‘Hey now,’ he says,‘you want to come over?’ That’s a wel­come you’d be happy to hear, awning or not. So Ron­nie and I wheel the bike over and we do our tin­ker­ing and gen­er­ally get ready for the first race. It all goes like a dream. I man­age to win from pole and I’m set up right for the sec­ond out­ing. There’s a bit more spice to this one be­cause the lad whose awning we’re shar­ing qual­i­fies on the front row next to me. It’s no bother to me. I know I’m faster. Maybe it’s cock­i­ness but af­ter a strong start I be­gin to drop back and a few boys go past. I’m not hav­ing that. I try to sh*t out the cob­webs and go hell for leather. One by one I pick the lead­ers off. Sud­denly I’m in sec­ond and there’s just the boy with the awning ahead of me. Let’s put things in per­spec­tive for a sec­ond. His dad’s a di­a­mond. His kid’s a de­cent enough fella him­self and more than okay as a rider. It’s no shame com­ing sec­ond to him. In fact, there’s an ar­gu­ment to be made that I should al­low it to hap­pen. The last thing I’d want to do is cause a ricket for ei­ther of us. Imag­ine go­ing back to the awning if any­thing like that were to oc­cur. I think all this for maybe half-a-sec­ond. Then I think, F**k it. I’m hav­ing him.

It’s the last lap and I’ve been run­ning closer and closer to the boy and I know I’m nearly out of time, so I just run up the in­side of him. There’s no plan but

‘It’s the last lap and I’m out of time, so I run up the in­side of him’

ob­vi­ously one of us is go­ing to have to go off-piste if we’re to avoid an ac­ci­dent.

One thing’s for sure. It’s not go­ing to be me.

Twenty sec­onds later, the boy’s still try­ing to find his way back on to the track as I cross the fin­ish­ing line. Ron­nie’s slap­ping me on the back but that’s about the only friendly face I see. At the awning Ron­nie had to sep­a­rate the lad from belt­ing me. His dad let me have both bar­rels of ver­bals. Ob­vi­ously it was not one of my more mag­nan­i­mous mo­ments. But a win is a win, that’s how I saw it. That’s how I see it to this day. If you have a chance to win you owe it to your­self to take it. The record books don’t re­mem­ber the good guys. They just re­mem­ber the suc­cess­ful ones. I come from a fam­ily of record break­ers. Can you blame me for want­ing to join them?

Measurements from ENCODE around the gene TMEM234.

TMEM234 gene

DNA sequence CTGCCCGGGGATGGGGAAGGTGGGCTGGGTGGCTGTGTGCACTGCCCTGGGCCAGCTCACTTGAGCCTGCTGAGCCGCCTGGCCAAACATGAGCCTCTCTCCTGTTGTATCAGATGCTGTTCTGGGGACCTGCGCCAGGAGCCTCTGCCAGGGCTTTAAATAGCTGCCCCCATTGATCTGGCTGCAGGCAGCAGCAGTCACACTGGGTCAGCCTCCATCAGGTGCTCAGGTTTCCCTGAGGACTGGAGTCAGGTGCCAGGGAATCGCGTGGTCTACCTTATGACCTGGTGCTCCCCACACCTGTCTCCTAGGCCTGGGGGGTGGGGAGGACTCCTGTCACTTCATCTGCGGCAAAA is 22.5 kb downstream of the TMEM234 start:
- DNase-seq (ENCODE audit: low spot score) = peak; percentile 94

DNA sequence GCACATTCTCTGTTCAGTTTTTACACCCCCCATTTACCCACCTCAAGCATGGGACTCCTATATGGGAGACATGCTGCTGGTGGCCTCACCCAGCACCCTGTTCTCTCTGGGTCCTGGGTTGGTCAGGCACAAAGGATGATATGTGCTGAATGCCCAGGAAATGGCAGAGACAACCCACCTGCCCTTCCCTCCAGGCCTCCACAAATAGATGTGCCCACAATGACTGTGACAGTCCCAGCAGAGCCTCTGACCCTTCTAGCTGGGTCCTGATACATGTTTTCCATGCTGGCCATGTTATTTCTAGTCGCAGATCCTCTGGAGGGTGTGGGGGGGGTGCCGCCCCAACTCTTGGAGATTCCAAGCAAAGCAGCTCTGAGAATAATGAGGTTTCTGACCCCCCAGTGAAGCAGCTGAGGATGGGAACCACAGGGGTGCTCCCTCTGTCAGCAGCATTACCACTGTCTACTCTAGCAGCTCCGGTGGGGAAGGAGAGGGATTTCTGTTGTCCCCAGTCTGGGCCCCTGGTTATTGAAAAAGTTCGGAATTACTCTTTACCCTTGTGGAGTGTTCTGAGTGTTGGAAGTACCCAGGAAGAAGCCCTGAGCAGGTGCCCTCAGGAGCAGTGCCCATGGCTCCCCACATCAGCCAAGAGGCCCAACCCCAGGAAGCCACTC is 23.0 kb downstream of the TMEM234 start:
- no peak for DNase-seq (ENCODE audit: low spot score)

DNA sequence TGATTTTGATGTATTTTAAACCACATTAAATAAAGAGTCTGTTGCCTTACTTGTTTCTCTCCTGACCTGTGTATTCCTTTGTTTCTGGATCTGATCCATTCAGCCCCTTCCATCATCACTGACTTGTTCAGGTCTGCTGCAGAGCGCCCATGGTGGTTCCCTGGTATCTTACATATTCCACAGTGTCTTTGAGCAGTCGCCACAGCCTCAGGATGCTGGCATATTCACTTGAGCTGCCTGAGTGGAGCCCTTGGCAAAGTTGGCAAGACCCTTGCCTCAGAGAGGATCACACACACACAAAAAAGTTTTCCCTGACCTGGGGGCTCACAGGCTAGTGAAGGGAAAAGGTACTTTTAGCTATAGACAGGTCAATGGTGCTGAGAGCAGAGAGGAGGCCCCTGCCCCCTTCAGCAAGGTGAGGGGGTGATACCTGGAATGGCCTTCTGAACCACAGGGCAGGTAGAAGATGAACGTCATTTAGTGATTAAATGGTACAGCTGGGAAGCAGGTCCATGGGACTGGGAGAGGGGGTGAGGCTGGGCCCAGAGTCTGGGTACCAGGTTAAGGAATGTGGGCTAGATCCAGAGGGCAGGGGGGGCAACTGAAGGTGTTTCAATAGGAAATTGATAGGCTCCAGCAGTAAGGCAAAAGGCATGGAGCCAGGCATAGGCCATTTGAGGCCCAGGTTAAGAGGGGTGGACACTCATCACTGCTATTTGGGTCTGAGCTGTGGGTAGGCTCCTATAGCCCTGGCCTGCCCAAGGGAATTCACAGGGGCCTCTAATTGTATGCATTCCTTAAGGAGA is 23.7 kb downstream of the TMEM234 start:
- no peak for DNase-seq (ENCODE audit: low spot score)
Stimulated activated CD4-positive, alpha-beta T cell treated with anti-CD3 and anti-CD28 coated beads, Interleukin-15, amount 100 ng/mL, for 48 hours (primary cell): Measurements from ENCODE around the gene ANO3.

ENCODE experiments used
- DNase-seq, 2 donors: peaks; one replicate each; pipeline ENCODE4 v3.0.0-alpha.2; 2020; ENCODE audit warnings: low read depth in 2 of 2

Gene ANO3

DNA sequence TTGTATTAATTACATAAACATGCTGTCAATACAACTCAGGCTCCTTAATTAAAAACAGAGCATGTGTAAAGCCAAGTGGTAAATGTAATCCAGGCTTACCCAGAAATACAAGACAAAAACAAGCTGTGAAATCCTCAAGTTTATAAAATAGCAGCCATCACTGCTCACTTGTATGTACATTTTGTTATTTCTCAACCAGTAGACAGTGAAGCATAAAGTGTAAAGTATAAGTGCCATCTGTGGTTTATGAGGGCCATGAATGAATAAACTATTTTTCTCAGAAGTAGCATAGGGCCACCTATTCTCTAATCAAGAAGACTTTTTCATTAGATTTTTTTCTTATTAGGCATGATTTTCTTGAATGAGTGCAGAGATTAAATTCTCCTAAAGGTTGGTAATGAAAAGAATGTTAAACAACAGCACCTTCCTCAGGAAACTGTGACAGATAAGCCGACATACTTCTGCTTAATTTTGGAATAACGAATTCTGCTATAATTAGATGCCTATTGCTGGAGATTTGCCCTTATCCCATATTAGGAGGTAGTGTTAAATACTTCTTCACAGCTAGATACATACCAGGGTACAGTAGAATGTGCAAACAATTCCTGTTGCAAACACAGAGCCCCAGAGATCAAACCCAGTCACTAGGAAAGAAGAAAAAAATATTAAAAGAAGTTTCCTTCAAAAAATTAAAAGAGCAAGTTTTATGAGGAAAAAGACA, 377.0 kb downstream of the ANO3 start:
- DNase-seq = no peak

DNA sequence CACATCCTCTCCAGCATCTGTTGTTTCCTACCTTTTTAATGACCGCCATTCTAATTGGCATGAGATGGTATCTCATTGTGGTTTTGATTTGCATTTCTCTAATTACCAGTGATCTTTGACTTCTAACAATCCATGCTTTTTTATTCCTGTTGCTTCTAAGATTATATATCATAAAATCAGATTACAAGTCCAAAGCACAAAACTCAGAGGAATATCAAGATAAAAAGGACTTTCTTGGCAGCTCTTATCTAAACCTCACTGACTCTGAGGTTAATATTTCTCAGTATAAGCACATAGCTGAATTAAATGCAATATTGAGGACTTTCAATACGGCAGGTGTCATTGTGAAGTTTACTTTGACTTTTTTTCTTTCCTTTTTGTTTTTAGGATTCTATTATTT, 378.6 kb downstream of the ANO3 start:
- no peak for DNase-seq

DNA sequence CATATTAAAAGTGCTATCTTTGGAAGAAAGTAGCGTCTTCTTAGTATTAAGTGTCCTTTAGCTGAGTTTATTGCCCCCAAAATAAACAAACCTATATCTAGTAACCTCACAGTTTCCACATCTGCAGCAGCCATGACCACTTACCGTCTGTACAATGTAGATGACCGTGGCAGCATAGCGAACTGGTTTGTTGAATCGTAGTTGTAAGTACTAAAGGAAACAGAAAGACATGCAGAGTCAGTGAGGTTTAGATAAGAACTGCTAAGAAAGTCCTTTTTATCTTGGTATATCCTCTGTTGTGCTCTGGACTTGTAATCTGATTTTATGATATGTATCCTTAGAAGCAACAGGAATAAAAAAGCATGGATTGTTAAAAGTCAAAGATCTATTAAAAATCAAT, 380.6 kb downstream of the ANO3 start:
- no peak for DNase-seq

En­ter­tain­ing roy­alty

Be­ing around the paddock and the pits with my dad was like turn­ing up to a party with Bey­oncé on your arm. The boy was a su­per­star. Everywhere I’d been with him do­ing the wee races that year, you had the odd chap com­ing over for a chat or a photo, but at the Manx, where there were so many amateurs, so many fans and stu­dents of the sport, there wasn’t a soul who could hide how much they ad­mired him. I went back to the paddock once to look for him and found him sit­ting in this old boy’s awning drink­ing this fel­low’s red wine. They’d never met be­fore in their lives but this fella, I prom­ise you, thought he was en­ter­tain­ing roy­alty.

First TT win (2009)

Straight out of the box ev­ery­thing felt right. Glen He­len, I’m slid­ing all over the road but I’m lead­ing. Bal­laugh, I’m touch­ing kerbs but I’m lead­ing. Ram­sey, I’m lead­ing. Start/fin­ish, I’m lead­ing. First it’s by 10 sec­onds. Then it’s 15 sec­onds. Then it’s 20. I knew ex­actly where I was be­cause there was this wee fella hold­ing a board when I ex­ited Greeba. First time round it had ‘P1 +4’ writ­ten on it. I couldn’t be­lieve it. They were my stats: I’m in first place with a four-sec­ond lead. He’s not part of my team or any­thing; I didn’t even know his name. He just took it upon him­self to help me out. I think break­ing the lap record dur­ing prac­tice must have got his at­ten­tion, or maybe it was my name, be­cause he didn’t do it for any other riders. And the thing is, he still does it to this day. I some­times see him in the pits and he’ll give me a clenched fist and say: ‘Go on, good luck.’ An­other boy, Phil, does the same thing in the moun­tains. Amaz­ing re­ally. They’re just guys, like so many oth­ers in my ca­reer, who just want to help out. They’re all in­valu­able.

Ev­ery suc­cess is bui lt up of tiny parts. Like an en­gine. Any­way, thanks to this boy with the board, the ex­cite­ment was build­ing in me as I came round on the last lap. All I had to do was keep it on the road – that would be enough. One slip and Bruce, Steve Plater or Conor Cum­mins were ready to pounce. Some­how I hold it to­gether. When I take the che­quered flag I’ve won by 30 sec­onds, achiev­ing an av­er­age speed of 125mph. The record was 126. And I did it on my old bike. Joey Dun­lop: 26 TT wins. Robert Dun­lop: five TT wins. Now add Michael Dun­lop to that list.

‘The record books don’t re­mem­ber the good guys, they re­mem­ber the suc­cess­ful ones’

Robert Dun­lop was a fighter who’d do any­thing for his fam­ily

Michael (left) and Wil­liam (right) couldn’t wait to race The win­ning started young and it’s not fin­ished yet Robert soon re­alised his youngest son had tal­ent... lots of it Robert Dun­lop’s ter­ri­ble crash in 1994 rocked Michael Cheeky Michael jumps on his d

Robert was in­cred­i­bly proud as his youngest son started win­ning big Michael finds a way of mak­ing a bike do what he wants it to There were hard times and heartache, but plenty of laughs too 14 TT wins and at just 28, Michael is not done yet